Sun Bum SPF 30 Sunscreen review

This sunscreen blends in nicely but leaves a bit of an oily residue. It also has a fruity/tropical fragrance.

I loved many things about the Grand Wailea resort in Maui, but one of the most delightful surprises was the easily accessible sunscreen. It’s such a nice convenience for anyone who forgot to pack sunscreen, or couldn’t pack much of it in their already-full luggage. After all, I can only fit so much sunscreen (and by so much, I mean too little) in my TSA-approved baggie. So when I attended a bachelorette party in San Diego a few weeks ago, I was delighted to discover that my friend had included bottles of Sun Bum SPF 30 Sunscreen in everyone’s goodie bags.

A few highlights: It’s a chemical sunscreen that’s water/sweat-resistant for up to 80 minutes. It’s not reef-safe, since it’s a chemical sunscreen. Even though some resources say that as long as sunscreen is oxybenzone-free, it’s OK, my time in Hawaii taught me to try to opt for non-nano zinc oxide sunscreens if I was going to dip into the ocean. Note that even among companies in Hawaii, this opinion varies. The Four Seasons Maui marked Sun Bum SPF 50 Sunscreen as “Reef Friendly” (because it does not contain oxybenzone or octinoxate, the two chemical sunscreen filters banned by Hawaiian law), even though it contains other chemical sunscreen filters.

Sun Bum SPF 30 Sunscreen Review

Sun Bum SPF 30 Sunscreen ingredients

Active ingredients: avobenzone (3%), homosalate (5%), octisalate (3%), octocrylene (10%)
Inactive ingredients: water, butyloctyl salicylate, hydrated silica, vp/hexadecene copolymer, styrene/acrylates copolymer, dimethicone, polyester-8, caprylyl methicone, ethylhexyl stearate, trideceth-6, glyceryl stearate, peg-100 stearate, fragrance, sodium polyacrylate, behenyl alcohol, dimethyl capramide, ethylhexylglycerin, trimethylsiloxysilicate, xanthan gum, polyaminopropyl biguanide, tocopheryl acetate, bht, disodium edta, methylisothiazolinone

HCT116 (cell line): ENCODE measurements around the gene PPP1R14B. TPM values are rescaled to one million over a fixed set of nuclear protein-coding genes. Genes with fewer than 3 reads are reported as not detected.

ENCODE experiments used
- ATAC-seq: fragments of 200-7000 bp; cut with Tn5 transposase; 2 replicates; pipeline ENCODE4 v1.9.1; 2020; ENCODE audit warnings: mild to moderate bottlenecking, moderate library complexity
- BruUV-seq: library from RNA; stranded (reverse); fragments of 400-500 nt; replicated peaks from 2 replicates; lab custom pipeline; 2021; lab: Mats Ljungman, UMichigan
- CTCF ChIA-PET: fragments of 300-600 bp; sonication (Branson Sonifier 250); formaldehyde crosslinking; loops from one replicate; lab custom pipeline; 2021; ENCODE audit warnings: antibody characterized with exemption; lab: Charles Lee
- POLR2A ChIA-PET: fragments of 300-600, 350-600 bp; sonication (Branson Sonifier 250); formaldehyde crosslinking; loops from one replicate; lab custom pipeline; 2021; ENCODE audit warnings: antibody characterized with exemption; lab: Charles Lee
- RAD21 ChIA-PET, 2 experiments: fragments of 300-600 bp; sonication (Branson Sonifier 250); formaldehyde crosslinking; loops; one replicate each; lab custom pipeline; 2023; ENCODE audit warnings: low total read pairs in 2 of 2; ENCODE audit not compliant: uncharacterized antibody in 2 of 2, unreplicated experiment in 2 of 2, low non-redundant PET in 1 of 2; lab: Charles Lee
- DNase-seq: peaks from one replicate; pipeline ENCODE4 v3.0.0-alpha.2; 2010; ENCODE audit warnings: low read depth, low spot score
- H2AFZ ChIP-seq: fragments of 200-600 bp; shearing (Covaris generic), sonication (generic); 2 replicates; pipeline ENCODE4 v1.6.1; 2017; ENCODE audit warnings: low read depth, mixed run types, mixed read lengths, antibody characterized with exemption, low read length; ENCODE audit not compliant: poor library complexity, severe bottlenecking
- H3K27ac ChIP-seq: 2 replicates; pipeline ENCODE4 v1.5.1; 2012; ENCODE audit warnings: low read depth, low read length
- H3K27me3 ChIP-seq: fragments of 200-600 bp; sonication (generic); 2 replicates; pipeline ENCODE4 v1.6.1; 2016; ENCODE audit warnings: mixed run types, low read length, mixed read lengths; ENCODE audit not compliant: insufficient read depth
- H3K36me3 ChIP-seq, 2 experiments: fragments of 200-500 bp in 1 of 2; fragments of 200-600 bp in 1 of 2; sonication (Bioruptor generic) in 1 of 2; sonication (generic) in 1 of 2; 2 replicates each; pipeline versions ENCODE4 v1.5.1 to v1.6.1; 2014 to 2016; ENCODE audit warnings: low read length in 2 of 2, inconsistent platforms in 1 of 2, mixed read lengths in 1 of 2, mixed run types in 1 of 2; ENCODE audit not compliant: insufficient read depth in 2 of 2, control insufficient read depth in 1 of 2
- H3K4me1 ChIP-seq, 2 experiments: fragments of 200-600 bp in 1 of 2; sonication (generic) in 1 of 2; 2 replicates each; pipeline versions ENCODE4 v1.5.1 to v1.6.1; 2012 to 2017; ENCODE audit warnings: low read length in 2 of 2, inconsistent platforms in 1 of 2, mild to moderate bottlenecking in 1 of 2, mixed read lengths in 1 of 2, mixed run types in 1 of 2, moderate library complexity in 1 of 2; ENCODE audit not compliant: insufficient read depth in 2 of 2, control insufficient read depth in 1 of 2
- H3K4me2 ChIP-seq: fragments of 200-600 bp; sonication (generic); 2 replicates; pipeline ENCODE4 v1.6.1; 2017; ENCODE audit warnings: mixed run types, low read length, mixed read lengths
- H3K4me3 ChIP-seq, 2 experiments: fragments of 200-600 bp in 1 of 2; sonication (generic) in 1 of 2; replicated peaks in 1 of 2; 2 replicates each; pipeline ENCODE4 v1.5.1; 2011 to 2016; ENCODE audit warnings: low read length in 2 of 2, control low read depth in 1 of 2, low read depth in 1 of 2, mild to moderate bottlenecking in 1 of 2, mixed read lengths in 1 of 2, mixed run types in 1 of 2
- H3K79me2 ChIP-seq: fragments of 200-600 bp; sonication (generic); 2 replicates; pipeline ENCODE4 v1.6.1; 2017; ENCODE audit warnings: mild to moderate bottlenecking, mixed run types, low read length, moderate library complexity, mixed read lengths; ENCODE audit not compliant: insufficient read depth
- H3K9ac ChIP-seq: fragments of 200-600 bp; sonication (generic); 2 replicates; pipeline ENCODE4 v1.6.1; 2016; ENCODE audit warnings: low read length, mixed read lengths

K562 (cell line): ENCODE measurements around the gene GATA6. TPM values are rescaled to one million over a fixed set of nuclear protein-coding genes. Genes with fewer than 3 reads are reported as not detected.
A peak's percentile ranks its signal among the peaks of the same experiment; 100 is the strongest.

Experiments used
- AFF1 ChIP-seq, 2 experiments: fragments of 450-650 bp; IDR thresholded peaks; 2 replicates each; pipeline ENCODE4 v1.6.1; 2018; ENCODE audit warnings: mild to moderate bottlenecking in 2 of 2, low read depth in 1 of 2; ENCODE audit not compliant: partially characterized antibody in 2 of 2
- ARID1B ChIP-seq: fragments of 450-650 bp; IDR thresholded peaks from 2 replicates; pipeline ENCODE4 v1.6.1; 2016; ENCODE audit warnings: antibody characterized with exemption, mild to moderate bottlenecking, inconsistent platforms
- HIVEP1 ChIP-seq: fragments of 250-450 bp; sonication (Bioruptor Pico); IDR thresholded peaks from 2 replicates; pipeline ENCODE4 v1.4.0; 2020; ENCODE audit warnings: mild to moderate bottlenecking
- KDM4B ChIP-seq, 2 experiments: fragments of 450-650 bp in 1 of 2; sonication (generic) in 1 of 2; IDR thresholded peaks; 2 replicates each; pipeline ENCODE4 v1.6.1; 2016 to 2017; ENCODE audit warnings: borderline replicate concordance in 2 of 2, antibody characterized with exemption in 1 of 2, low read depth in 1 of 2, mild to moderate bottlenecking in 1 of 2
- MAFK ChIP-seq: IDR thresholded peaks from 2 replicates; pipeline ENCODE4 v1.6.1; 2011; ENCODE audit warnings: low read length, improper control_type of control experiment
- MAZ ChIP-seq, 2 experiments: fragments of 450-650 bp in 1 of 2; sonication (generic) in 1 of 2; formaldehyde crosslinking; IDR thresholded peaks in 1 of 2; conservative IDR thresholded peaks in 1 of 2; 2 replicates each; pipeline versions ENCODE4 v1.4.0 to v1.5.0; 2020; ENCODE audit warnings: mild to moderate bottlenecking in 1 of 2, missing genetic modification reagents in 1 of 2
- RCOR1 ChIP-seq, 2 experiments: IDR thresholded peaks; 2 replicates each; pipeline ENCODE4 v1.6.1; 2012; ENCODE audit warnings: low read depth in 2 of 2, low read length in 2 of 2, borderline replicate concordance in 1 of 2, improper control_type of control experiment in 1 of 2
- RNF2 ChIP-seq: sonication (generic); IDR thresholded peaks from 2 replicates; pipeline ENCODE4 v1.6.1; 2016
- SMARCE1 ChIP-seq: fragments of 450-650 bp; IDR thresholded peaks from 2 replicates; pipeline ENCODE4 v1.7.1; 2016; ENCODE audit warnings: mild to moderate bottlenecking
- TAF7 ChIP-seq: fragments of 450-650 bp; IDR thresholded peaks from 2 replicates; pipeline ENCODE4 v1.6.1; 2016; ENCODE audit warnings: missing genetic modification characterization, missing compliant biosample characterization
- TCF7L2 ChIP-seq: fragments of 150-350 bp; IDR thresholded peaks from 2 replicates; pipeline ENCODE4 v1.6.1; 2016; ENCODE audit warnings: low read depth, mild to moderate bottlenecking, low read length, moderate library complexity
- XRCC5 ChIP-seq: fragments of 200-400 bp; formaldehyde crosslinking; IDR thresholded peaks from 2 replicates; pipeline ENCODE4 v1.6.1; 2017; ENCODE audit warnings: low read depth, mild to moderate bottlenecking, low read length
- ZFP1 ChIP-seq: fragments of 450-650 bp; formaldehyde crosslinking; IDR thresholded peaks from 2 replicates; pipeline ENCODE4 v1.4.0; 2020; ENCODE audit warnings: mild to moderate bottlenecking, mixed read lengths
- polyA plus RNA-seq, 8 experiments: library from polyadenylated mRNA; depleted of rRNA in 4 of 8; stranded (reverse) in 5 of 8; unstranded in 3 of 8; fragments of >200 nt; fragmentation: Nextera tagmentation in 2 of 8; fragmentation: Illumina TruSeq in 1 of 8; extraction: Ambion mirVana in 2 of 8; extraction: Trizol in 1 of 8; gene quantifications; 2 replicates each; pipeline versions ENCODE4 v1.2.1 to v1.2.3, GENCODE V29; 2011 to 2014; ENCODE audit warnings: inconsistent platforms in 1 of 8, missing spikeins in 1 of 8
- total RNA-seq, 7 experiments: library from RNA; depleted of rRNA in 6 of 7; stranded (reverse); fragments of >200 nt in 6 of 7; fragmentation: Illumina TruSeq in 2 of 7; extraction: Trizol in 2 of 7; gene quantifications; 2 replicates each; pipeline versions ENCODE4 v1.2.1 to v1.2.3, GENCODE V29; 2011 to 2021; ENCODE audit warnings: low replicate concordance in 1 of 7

This sunscreen contains two active ingredients at the maximum allowable concentration set by the FDA: avobenzone and octocrylene. The other ingredients are included at percentages that don’t reach the maximum level allowed by the FDA.

Another interesting rule from the FDA: “The finished product must have a minimum SPF of not less than the number of sunscreen active ingredients used in combination multiplied by 2.” Since this particular product contains four active ingredients, it would need to be at least SPF 8—and it does!

This sunscreen contains the same inactive ingredients as its SPF 50 equivalent (Sun Bum Original Sunscreen SPF 50), but the SPF 50 product contains double the concentration of homosalate and slightly more octisalate. Though both are labeled as broad spectrum, the SPF 30 and SPF 50 probably offer the same level of UVA protection since they contain the same concentration of avobenzone, the only filter that absorbs UVA rays, out of the active ingredients listed.

Sun Bum SPF 30 Sunscreen review

Sun Bum SPF 30 Sunscreen markets itself as “paraben free,” which might comfort some people who think parabens aren’t safe. As for me, when I see this phrase on a product label, I always wonder what other, potentially more irritating preservative system they’re using in place of parabens.

I personally don’t have a problem with parabens—they’re widely used and tested, effective, and have been shown to be one of the least irritating preservatives available for use in personal care products. They’re used in lots of my favorite products, including CeraVe Moisturizing Cream.

Sun Bum SPF 30 Sunscreen contains the same two preservatives as the SPF 50 sunscreen: methylisothiazolinone and BHT, which my dad cited as a “potential hazard,” meaning that it may be more likely to cause irritation for people with sensitive skin. Methylisothiazolinone is only allowed in up to 0.01% concentration (or 100 parts per million), so this sunscreen probably doesn’t contain much of this ingredient. It did irritate my skin a little bit, but I’m not sure if it’s because of the preservatives, the chemical sunscreen filters (which aggravate my skin half the time), or the fragrance.

The fragrance is reminiscent of a mix of bananas and flowers…very tropical and beachy. I thought it was a really easy to rub in, which made it easy to reapply throughout the day. It left a slightly greasy/oily residue, though, which was less than ideal for my already oily face. I prefer using it as a body sunscreen since the skin on my body is generally less oily than the skin on my face (hello, shiny T-zone).

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